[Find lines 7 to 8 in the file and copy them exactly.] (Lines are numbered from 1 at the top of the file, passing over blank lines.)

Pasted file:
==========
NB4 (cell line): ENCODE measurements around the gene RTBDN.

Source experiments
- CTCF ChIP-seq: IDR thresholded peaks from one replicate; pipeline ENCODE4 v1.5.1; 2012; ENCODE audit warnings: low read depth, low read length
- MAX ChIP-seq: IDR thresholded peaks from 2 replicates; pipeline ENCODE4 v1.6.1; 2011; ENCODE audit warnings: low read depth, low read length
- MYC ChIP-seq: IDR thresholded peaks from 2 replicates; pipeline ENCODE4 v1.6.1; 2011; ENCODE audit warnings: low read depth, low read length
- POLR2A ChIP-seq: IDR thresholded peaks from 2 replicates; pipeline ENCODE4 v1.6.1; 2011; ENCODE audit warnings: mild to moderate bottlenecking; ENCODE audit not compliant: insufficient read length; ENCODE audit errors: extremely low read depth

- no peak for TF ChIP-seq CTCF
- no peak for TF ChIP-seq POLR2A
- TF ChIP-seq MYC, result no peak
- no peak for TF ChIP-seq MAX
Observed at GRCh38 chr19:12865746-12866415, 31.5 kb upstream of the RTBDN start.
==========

- no peak for TF ChIP-seq CTCF
- no peak for TF ChIP-seq POLR2A